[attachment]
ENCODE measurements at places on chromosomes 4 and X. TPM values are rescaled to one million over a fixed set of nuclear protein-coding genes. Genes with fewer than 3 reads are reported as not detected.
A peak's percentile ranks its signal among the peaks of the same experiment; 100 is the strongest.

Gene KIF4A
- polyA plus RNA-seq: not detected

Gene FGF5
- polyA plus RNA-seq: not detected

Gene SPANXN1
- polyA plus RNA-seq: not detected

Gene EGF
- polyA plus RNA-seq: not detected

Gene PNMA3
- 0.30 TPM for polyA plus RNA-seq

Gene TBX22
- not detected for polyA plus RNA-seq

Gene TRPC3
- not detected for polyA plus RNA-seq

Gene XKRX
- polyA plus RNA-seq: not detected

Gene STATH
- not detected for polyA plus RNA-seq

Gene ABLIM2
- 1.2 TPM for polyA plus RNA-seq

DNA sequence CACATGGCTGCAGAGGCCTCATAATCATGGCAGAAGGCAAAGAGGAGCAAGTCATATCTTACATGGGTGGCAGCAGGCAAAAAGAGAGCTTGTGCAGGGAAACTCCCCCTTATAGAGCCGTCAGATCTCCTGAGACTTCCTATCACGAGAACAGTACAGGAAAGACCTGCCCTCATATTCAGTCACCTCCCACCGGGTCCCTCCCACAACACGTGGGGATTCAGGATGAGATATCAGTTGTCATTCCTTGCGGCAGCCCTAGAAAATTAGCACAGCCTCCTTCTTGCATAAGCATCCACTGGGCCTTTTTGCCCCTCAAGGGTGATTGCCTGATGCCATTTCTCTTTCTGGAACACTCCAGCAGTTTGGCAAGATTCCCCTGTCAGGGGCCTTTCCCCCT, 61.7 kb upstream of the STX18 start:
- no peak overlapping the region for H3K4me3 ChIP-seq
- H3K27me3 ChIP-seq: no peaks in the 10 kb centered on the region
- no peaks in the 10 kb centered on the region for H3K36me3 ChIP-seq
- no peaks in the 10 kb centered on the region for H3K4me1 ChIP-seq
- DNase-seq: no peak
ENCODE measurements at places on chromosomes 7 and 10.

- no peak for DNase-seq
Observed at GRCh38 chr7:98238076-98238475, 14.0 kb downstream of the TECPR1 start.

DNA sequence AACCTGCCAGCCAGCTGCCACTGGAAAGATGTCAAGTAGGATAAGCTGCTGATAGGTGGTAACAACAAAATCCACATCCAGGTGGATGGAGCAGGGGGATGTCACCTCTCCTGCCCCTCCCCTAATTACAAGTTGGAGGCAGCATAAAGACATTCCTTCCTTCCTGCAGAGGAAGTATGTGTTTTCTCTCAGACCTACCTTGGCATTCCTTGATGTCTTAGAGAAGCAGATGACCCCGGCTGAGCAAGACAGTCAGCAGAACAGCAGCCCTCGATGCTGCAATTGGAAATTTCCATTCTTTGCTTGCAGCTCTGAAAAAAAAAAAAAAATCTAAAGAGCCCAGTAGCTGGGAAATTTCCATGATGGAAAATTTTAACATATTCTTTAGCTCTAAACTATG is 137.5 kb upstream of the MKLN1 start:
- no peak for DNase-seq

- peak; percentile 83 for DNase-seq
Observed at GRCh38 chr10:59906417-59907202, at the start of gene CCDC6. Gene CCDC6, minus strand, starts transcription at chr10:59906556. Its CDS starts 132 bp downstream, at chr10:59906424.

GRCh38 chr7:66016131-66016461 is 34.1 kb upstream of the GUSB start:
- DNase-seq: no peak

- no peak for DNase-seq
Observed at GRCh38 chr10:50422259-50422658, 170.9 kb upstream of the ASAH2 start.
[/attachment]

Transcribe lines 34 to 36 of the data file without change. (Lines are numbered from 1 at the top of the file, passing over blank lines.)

- peak; percentile 83 for DNase-seq
Observed at GRCh38 chr10:59906417-59907202, at the start of gene CCDC6. Gene CCDC6, minus strand, starts transcription at chr10:59906556. Its CDS starts 132 bp downstream, at chr10:59906424.

GRCh38 chr7:66016131-66016461 is 34.1 kb upstream of the GUSB start: